Amazon Redshift
Database Developer Guide (API Version 2012-12-01)

Pattern-Matching Conditions

A pattern-matching operator searches a string for a pattern specified in the conditional expression and returns true or false depend on whether it finds a match. Amazon Redshift uses three methods for pattern matching:

  • LIKE expressions

    The LIKE operator compares a string expression, such as a column name, with a pattern that uses the wildcard characters % (percent) and _ (underscore). LIKE pattern matching always covers the entire string. LIKE performs a case-sensitive match and ILIKE performs a case-insensitive match.

  • SIMILAR TO regular expressions

    The SIMILAR TO operator matches a string expression with a SQL standard regular expression pattern, which can include a set of pattern-matching metacharacters that includes the two supported by the LIKE operator. SIMILAR TO matches the entire string and performs a case-sensitive match.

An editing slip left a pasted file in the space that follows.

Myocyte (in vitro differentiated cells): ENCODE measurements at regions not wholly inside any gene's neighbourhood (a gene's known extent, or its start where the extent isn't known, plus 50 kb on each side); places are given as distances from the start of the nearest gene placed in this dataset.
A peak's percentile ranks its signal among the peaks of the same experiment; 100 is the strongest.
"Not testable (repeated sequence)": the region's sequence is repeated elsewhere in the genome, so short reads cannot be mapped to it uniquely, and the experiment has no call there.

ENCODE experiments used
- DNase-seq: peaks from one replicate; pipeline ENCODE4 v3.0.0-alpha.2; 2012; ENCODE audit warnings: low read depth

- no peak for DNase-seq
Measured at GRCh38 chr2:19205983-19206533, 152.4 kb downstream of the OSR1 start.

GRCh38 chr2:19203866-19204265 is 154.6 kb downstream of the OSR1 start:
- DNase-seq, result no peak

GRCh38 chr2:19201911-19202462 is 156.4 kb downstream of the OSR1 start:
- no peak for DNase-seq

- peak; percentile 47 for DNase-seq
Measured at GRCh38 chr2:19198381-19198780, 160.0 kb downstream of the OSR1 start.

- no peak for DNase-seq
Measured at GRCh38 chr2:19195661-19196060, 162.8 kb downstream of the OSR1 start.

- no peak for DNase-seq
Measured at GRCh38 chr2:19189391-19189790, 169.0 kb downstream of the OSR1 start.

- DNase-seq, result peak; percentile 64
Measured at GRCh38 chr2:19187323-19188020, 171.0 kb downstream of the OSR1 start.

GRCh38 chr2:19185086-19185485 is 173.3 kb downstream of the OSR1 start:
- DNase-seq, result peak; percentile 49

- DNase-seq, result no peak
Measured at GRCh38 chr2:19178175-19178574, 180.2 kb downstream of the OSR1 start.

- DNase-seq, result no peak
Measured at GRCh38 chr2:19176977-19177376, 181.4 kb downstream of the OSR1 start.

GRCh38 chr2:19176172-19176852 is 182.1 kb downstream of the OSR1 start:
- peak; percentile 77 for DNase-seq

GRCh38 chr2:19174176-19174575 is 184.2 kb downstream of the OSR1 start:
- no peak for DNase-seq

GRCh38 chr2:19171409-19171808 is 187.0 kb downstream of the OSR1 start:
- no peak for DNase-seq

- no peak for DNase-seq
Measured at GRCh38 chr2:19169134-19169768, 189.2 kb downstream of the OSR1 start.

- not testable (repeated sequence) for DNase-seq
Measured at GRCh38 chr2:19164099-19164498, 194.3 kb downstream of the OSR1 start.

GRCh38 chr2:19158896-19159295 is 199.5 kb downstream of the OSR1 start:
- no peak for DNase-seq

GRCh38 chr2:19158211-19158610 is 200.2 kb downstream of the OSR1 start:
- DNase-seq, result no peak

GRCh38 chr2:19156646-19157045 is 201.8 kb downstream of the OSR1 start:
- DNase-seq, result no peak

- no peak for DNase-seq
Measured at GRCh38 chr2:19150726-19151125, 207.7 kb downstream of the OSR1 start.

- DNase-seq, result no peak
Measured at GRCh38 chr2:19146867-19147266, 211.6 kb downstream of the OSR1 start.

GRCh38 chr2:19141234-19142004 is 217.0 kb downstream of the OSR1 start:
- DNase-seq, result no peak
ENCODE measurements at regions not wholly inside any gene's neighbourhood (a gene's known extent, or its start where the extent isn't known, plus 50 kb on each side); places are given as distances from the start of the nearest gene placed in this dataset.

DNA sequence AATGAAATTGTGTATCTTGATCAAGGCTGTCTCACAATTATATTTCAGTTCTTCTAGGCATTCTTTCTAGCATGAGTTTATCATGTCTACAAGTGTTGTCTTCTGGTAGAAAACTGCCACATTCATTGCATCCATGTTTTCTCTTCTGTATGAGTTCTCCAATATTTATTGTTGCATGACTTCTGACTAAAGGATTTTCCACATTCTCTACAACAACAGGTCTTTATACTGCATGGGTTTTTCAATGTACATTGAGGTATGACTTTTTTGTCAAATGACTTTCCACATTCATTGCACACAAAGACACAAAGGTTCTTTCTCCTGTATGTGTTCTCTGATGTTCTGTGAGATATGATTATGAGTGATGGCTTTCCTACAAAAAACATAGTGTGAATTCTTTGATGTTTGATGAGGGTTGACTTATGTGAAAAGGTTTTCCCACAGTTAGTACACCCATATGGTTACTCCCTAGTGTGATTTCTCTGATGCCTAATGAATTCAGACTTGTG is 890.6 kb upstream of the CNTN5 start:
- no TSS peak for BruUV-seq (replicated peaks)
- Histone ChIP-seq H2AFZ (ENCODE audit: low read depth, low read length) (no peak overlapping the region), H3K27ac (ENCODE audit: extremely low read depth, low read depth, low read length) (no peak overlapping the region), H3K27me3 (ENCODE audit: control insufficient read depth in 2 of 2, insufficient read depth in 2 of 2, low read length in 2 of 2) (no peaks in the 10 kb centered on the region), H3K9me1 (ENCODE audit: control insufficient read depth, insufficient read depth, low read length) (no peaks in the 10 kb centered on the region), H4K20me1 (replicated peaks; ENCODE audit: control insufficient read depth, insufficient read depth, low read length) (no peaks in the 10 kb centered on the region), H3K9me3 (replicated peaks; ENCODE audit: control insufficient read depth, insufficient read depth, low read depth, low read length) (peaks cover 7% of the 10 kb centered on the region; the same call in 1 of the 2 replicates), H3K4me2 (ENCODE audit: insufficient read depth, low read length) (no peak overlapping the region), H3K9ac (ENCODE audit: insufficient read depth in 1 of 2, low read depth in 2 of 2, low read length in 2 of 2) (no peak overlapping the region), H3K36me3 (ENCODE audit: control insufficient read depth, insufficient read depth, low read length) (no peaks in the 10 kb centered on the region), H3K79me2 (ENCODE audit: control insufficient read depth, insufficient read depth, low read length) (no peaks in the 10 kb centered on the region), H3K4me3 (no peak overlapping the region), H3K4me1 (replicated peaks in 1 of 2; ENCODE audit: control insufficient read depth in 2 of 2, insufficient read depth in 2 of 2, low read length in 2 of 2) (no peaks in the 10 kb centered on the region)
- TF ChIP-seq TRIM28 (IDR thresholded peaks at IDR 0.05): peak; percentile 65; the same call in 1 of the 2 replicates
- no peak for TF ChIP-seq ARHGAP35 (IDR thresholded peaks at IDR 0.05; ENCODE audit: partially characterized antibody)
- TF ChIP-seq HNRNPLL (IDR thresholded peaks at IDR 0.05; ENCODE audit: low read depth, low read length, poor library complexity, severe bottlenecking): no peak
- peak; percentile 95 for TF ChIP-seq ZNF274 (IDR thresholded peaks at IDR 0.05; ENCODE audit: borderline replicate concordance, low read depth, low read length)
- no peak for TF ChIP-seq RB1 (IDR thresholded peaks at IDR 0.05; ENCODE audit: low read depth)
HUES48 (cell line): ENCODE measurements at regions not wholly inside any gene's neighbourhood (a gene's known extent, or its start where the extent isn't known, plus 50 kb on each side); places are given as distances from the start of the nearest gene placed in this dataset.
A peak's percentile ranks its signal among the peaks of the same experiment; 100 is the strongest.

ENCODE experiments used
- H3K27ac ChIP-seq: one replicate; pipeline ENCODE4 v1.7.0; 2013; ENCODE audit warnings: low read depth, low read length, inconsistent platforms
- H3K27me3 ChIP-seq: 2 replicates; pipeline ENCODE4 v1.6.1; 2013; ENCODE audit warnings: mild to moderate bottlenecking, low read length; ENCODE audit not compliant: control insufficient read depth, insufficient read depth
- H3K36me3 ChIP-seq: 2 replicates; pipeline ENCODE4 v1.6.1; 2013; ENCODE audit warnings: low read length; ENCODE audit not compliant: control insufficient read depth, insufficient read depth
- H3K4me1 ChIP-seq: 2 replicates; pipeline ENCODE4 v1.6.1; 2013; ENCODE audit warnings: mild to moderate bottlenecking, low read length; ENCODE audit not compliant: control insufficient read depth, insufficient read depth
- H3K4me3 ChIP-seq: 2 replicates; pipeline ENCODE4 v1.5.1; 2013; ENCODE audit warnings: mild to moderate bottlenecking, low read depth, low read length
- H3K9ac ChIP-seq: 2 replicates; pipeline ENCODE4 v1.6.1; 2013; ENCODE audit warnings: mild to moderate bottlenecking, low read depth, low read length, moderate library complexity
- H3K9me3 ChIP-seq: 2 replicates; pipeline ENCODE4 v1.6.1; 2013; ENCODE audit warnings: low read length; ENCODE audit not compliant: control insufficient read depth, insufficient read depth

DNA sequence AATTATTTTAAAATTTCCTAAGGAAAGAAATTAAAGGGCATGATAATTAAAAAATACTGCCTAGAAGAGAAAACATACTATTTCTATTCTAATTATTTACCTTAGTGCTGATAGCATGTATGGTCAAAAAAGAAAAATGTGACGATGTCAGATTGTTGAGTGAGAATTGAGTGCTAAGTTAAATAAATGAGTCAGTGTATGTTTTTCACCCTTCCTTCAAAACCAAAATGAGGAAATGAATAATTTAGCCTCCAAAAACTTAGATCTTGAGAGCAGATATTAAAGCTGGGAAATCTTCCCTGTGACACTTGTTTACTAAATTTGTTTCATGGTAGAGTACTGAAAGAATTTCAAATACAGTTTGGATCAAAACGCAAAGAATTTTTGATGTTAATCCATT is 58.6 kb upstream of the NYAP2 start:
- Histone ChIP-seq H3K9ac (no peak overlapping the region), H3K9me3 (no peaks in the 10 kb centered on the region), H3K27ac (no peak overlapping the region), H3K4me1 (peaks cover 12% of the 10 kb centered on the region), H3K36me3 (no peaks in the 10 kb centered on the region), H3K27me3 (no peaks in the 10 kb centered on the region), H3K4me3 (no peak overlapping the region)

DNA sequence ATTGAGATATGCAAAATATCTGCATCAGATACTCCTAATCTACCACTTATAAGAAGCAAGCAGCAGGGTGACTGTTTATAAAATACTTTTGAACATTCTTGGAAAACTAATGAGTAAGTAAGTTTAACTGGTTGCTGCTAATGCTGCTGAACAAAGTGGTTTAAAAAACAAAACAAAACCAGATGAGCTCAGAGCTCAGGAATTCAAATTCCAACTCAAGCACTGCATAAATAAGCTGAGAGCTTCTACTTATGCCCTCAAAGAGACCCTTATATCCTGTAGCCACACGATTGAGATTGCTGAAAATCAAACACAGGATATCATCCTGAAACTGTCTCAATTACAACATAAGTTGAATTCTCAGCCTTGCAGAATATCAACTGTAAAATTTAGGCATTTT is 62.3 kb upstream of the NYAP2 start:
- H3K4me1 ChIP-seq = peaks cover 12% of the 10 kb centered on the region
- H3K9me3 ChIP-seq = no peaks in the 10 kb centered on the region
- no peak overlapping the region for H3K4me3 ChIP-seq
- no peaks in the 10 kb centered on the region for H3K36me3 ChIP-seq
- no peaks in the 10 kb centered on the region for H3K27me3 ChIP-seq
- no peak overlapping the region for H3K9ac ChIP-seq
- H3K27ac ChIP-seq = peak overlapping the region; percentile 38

• POSIX-style regular expressions

    POSIX regular expressions provide a more powerful means for pattern matching than the LIKE and SIMILAR TO operators. POSIX regular expression patterns can match any portion of the string and performs a case-sensitive match.

Regular expression matching, using SIMILAR TO or POSIX operators, is computationally expensive. We recommend using LIKE whenever possible, especially when processing a very large number of rows. For example, the following queries are functionally identical, but the query that uses LIKE executes several times faster than the query that uses a regular expression:

select count(*) from event where eventname SIMILAR TO '%(Ring|Die)%'; select count(*) from event where eventname LIKE '%Ring%' OR eventname LIKE '%Die%';